POP MUSIC REVIEW : Feat Don’t Fail at Pantages
It just goes to show that every once in a while you are glad they’ve gone and breathed life into a corpse. The resurrection of Little Feat has turned out to be a rock reunion with integrity (this ain’t no disco, this ain’t no Doobie Brothers, this ain’t no foolin’ around)--and if the band’s first post-Lowell George / post-'70s album, the new “Let It Roll,” is a qualified success, the group’s first of two nights at the nearly full Pantages on Friday was an unqualified jolt of joy.
Hardly a “dance” band, but hardly a band that it’s possible to sit still through, Little Feat and its funky-Southern-boogie-R & B-blues harkened back to the days when studio musician wasn’t a pair of dirty words and groove wasn’t an exclusively black province. But these aren’t Grateful Dead grooves and the jams do always have an end in sight; given the rabidity of the reaction (the near-gospel fervor of “Dixie Chicken” got the few remaining holdouts on their feet), it wouldn’t be surprising if in years to come these guys turn out to be the Dead of the clean ‘n’ sober set.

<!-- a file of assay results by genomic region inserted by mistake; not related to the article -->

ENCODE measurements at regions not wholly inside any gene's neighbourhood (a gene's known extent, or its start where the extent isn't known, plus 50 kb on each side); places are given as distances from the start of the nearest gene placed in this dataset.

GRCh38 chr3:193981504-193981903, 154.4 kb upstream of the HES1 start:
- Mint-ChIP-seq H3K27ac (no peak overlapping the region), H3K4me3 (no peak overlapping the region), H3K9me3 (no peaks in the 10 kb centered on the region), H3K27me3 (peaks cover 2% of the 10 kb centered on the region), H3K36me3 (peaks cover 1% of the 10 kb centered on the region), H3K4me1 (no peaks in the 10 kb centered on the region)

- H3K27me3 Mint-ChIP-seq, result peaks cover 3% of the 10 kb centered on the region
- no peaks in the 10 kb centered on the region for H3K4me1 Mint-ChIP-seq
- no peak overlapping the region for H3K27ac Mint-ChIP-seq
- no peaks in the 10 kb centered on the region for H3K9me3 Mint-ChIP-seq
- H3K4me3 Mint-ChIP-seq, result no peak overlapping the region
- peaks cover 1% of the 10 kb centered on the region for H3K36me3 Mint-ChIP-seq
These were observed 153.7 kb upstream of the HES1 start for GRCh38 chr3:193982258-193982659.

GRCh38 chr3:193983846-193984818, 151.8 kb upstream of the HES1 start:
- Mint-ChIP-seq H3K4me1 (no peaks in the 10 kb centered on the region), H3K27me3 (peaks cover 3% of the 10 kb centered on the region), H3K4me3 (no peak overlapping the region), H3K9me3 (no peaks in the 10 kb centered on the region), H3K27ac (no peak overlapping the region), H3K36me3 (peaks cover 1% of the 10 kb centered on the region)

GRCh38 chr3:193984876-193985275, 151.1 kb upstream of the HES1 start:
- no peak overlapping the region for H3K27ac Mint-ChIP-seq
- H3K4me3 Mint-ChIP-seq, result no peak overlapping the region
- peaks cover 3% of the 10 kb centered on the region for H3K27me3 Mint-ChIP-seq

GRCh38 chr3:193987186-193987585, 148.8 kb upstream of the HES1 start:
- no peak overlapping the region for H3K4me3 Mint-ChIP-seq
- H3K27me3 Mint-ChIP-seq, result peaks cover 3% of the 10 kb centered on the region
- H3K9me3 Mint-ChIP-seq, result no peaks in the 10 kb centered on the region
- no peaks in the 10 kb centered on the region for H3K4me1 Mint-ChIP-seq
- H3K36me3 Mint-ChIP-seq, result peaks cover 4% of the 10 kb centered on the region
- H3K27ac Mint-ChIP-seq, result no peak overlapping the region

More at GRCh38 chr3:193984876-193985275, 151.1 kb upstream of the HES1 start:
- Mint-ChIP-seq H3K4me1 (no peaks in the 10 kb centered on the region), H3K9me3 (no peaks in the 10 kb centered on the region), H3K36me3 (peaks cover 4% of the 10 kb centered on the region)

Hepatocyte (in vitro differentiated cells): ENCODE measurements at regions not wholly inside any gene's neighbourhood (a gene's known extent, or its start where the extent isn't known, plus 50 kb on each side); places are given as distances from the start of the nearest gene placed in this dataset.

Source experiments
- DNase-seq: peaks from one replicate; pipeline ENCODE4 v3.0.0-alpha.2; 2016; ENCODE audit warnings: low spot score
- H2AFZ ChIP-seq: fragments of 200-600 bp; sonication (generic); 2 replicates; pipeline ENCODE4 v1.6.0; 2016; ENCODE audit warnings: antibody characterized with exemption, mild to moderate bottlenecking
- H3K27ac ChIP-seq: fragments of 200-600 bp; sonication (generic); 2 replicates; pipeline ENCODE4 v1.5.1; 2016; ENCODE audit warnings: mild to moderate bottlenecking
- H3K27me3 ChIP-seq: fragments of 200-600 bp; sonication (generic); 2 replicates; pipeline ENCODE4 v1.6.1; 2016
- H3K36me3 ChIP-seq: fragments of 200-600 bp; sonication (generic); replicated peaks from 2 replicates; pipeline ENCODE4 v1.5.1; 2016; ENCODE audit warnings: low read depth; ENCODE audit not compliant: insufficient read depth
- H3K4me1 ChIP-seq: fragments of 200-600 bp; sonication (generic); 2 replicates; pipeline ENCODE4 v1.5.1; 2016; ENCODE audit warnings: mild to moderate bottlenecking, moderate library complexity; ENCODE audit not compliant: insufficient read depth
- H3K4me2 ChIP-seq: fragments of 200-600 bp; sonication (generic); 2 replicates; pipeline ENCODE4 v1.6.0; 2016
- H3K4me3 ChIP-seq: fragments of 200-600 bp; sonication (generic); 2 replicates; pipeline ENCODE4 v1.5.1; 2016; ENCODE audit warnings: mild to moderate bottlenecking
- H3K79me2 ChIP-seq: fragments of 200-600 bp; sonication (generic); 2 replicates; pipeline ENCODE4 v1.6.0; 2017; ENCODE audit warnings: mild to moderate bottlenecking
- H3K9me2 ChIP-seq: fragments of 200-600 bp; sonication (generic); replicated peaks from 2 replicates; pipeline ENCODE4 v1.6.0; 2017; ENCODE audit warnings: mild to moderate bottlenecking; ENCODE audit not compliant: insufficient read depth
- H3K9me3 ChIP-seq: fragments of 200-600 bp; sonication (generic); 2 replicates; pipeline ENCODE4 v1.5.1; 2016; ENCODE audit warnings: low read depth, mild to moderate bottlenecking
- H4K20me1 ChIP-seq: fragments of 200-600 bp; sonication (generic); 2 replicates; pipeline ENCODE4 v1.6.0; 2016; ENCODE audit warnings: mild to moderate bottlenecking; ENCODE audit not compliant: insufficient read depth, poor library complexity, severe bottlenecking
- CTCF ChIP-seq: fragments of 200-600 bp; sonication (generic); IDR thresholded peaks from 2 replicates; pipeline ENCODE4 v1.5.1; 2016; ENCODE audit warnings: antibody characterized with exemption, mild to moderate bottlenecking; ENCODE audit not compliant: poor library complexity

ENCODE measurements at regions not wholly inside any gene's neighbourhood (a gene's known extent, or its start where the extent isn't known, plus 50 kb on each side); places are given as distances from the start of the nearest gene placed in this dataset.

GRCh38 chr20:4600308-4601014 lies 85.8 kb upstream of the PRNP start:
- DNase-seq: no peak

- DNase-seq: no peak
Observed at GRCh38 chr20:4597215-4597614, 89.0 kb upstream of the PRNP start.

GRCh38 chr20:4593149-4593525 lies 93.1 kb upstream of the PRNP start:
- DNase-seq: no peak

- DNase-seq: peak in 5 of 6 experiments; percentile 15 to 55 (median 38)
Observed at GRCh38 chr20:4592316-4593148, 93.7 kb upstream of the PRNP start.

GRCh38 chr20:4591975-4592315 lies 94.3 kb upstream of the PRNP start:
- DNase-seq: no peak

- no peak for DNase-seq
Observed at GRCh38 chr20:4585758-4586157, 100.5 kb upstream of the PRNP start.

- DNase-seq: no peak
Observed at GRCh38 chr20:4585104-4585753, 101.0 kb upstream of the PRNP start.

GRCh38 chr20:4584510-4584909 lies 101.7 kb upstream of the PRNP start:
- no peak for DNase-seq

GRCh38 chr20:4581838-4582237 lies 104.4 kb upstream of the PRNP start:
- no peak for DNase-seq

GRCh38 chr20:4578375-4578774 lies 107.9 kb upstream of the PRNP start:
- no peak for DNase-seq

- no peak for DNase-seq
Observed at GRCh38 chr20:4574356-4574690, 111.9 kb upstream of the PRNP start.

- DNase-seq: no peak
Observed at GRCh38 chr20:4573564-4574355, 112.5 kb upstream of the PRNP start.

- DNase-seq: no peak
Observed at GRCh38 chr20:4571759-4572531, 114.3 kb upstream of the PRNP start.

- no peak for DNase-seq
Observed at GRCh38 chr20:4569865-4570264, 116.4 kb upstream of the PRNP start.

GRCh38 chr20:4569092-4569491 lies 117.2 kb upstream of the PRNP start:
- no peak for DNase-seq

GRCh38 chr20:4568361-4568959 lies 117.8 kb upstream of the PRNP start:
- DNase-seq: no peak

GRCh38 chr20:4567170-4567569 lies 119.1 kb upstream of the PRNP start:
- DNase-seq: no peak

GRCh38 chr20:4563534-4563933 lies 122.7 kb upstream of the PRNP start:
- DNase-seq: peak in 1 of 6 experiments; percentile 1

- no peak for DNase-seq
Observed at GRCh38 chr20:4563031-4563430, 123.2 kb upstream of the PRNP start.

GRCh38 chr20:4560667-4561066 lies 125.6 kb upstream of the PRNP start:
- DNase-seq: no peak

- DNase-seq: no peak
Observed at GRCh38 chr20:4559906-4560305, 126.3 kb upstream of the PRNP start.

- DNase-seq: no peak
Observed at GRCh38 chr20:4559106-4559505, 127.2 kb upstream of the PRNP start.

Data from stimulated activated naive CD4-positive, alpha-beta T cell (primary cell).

Opening act John Kilzer has one of the year’s quirkiest and best mainstream rockers serving up the Soviet-themed “Red Blue Jeans.” Some of the more heartlandish humables from his debut LP may recall certain raspy reference points, but Friday’s fairly sizzling set had Kilzer covering Al Green’s “Love and Happiness” and sounding less like John Mellencamp or Bryan Adams and more like the rhythm & blues-blooded Memphian he is.